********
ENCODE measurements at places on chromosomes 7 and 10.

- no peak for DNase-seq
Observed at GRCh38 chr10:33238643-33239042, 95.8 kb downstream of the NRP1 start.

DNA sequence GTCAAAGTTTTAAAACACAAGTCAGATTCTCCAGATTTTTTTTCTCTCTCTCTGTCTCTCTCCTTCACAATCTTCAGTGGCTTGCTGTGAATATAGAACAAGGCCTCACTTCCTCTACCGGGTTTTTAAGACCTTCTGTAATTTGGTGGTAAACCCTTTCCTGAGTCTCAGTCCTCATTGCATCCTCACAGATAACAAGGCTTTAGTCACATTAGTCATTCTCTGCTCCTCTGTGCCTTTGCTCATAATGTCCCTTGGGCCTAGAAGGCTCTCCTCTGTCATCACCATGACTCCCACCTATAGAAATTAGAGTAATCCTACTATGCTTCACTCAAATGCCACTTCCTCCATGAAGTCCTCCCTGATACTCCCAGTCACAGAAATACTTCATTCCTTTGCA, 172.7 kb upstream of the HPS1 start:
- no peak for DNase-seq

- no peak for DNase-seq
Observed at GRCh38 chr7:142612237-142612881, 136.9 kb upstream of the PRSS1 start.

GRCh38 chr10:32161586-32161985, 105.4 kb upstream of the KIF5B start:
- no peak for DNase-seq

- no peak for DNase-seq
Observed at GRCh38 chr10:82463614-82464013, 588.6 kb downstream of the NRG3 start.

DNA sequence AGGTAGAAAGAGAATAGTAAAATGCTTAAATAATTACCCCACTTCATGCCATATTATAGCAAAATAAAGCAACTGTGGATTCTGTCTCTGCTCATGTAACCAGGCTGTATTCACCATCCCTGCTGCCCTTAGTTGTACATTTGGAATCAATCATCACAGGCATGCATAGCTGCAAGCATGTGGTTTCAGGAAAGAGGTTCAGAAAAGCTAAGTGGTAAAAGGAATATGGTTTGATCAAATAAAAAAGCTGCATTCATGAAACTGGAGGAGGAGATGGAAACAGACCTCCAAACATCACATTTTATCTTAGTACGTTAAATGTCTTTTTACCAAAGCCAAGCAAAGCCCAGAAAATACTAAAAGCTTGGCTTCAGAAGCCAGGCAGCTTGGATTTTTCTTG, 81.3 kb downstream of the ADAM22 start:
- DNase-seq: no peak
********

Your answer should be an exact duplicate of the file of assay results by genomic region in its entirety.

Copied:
ENCODE measurements at places on chromosomes 7 and 10.

- no peak for DNase-seq
Observed at GRCh38 chr10:33238643-33239042, 95.8 kb downstream of the NRP1 start.

DNA sequence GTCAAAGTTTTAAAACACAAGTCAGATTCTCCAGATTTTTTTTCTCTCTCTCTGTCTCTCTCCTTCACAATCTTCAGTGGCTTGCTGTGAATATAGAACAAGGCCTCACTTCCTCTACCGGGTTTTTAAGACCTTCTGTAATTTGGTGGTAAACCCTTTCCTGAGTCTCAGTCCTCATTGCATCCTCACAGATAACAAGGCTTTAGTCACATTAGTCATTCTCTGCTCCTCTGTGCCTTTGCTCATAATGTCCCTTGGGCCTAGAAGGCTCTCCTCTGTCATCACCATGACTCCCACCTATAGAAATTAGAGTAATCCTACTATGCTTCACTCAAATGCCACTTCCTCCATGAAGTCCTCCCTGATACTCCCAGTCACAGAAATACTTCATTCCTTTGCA, 172.7 kb upstream of the HPS1 start:
- no peak for DNase-seq

- no peak for DNase-seq
Observed at GRCh38 chr7:142612237-142612881, 136.9 kb upstream of the PRSS1 start.

GRCh38 chr10:32161586-32161985, 105.4 kb upstream of the KIF5B start:
- no peak for DNase-seq

- no peak for DNase-seq
Observed at GRCh38 chr10:82463614-82464013, 588.6 kb downstream of the NRG3 start.

DNA sequence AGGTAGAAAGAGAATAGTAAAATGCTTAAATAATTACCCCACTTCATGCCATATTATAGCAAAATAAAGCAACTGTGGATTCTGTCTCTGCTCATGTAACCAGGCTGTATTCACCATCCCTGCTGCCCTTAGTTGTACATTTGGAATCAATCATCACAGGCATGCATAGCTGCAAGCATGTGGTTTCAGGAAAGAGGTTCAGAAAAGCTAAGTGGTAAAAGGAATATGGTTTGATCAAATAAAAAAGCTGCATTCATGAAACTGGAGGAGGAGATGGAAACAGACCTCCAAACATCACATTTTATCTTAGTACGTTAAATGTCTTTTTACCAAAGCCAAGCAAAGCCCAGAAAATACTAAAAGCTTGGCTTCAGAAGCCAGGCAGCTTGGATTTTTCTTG, 81.3 kb downstream of the ADAM22 start:
- DNase-seq: no peak